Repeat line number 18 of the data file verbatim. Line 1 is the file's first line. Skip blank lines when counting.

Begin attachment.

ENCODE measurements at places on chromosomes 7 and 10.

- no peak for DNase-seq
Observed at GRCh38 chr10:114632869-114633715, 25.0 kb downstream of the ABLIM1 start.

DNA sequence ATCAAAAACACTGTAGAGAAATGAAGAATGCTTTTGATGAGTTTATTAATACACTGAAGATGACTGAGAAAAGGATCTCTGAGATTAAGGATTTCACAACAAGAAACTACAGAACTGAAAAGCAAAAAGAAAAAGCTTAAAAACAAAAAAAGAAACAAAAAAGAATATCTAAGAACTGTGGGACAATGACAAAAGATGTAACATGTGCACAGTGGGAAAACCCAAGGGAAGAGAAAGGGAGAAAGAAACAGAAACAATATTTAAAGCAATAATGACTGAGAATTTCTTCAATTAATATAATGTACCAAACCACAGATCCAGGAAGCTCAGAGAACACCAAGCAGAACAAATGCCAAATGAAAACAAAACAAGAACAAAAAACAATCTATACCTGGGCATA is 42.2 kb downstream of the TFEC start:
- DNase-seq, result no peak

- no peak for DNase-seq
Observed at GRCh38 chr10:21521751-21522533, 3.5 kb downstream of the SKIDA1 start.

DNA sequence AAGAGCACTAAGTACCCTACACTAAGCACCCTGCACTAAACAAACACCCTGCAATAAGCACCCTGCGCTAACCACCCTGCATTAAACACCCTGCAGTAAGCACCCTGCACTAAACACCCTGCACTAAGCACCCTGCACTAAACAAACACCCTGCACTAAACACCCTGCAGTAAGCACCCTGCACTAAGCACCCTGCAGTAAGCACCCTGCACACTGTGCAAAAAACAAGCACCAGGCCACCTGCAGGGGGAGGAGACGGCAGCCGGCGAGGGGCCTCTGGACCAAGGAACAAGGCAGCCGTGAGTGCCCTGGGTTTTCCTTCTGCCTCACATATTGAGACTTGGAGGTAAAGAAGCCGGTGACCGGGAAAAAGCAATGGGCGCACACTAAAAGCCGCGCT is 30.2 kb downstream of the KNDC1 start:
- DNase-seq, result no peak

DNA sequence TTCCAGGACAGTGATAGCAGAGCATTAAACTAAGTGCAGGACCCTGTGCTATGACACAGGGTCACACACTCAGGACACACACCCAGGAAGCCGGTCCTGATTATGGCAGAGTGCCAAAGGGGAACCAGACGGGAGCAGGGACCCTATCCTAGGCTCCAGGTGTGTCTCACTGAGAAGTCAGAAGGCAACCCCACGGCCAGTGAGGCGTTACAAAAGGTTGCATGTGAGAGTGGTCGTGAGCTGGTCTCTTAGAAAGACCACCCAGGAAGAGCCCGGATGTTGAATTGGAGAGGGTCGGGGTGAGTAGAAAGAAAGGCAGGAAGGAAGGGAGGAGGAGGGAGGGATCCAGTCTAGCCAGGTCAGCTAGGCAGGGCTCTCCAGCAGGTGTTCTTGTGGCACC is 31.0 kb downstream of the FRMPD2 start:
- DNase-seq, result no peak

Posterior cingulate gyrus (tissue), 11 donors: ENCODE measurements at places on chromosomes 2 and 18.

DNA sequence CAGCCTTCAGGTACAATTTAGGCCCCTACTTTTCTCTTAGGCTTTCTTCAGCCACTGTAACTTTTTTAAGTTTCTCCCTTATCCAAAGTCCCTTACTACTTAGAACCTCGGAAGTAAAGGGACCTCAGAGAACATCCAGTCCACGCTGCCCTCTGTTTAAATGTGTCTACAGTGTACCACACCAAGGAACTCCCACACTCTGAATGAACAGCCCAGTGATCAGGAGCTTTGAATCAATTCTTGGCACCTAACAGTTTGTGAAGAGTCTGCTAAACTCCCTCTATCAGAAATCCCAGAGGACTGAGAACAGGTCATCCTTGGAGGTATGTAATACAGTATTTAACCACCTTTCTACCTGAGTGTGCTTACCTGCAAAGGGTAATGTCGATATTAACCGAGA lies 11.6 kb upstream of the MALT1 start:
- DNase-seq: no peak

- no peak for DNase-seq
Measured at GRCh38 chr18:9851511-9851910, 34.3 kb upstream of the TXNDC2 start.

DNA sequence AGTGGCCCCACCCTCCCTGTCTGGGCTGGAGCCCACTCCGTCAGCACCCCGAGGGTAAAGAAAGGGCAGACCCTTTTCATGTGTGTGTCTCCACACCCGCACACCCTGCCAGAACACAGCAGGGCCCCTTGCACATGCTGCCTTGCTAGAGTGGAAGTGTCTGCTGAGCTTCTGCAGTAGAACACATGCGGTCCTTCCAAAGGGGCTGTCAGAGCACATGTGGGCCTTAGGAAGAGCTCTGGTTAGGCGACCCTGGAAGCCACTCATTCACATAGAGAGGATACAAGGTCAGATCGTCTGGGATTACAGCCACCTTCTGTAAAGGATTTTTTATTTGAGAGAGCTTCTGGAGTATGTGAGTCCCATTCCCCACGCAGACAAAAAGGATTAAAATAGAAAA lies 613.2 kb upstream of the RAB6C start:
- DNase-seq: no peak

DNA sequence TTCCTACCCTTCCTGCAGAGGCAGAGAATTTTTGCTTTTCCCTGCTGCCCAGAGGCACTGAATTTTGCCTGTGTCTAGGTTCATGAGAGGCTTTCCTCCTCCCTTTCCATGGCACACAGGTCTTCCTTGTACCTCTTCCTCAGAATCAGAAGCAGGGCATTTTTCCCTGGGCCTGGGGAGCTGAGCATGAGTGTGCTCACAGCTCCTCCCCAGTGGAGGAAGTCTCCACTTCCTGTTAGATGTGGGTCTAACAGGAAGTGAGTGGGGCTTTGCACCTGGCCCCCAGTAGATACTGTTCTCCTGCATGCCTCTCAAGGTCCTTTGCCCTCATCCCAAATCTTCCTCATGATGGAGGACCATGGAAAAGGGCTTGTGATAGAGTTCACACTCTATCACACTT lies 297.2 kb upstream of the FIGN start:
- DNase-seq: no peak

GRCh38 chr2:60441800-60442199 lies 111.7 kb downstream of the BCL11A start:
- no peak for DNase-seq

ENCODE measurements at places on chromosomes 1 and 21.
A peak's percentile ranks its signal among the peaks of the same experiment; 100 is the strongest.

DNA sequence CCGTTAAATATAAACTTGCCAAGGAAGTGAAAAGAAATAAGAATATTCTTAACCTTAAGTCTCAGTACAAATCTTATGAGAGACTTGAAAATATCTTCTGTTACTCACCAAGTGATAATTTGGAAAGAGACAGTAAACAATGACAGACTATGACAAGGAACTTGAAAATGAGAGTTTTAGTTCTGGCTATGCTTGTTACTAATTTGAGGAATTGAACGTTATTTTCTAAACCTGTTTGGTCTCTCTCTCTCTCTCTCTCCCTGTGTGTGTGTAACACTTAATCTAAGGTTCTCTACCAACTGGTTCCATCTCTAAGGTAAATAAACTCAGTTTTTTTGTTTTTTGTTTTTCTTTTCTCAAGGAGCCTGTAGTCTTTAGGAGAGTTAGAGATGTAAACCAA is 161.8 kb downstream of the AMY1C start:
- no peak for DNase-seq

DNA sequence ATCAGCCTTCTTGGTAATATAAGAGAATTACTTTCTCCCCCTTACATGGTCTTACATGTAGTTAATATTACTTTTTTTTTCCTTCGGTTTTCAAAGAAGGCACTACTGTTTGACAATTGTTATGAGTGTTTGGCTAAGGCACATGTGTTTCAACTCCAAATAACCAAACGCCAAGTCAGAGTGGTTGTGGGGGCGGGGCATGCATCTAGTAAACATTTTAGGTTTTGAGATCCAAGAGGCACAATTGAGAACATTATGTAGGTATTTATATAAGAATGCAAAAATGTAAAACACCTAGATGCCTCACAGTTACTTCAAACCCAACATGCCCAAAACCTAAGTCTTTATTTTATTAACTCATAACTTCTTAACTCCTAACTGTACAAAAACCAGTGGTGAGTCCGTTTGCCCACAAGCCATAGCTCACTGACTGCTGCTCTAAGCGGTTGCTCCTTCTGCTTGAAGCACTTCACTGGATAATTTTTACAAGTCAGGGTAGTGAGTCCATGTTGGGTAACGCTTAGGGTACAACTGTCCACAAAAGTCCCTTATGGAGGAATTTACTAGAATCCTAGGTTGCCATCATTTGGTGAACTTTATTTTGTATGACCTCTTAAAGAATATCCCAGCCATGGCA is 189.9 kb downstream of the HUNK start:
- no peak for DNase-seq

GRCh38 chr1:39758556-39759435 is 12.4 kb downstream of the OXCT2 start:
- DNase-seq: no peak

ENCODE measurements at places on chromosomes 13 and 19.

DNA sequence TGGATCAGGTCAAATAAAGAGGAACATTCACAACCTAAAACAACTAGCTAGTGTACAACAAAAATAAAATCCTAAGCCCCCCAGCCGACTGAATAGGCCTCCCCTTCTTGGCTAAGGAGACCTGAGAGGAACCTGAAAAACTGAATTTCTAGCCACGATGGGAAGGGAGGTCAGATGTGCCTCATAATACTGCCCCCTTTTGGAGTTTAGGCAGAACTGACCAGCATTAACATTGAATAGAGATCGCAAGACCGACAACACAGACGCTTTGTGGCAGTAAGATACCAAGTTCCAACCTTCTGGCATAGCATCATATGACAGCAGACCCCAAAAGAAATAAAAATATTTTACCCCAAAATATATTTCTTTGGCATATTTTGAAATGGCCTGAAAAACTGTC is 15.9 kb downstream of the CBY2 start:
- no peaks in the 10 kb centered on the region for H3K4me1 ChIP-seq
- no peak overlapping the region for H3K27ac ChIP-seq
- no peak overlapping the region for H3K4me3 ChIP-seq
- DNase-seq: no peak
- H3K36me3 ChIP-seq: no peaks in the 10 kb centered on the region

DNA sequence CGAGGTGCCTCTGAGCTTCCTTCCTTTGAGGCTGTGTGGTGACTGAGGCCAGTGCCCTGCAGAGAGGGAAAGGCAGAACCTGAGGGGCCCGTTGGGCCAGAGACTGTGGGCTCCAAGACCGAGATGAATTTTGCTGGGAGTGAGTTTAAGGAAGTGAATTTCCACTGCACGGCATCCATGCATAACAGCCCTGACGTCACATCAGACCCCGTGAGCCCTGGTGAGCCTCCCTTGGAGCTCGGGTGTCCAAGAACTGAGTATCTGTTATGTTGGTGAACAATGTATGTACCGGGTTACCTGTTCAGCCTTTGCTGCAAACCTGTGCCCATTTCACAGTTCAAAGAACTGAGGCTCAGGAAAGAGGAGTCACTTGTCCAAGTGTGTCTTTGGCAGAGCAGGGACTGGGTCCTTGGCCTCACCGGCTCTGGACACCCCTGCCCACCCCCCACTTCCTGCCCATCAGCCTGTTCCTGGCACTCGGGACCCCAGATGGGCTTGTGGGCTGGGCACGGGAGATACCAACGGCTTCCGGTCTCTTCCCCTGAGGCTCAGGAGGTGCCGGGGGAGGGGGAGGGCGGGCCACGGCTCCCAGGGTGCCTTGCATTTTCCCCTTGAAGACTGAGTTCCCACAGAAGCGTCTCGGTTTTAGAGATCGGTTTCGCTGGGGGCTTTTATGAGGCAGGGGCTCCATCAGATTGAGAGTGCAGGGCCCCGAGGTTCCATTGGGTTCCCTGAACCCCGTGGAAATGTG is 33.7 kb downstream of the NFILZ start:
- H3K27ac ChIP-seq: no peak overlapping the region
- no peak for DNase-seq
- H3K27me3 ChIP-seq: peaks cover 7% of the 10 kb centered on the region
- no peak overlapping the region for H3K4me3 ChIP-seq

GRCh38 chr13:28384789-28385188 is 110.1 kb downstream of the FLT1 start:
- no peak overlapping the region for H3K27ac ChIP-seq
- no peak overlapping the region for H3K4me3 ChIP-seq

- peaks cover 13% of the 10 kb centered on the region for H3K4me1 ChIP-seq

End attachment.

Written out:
- DNase-seq: no peak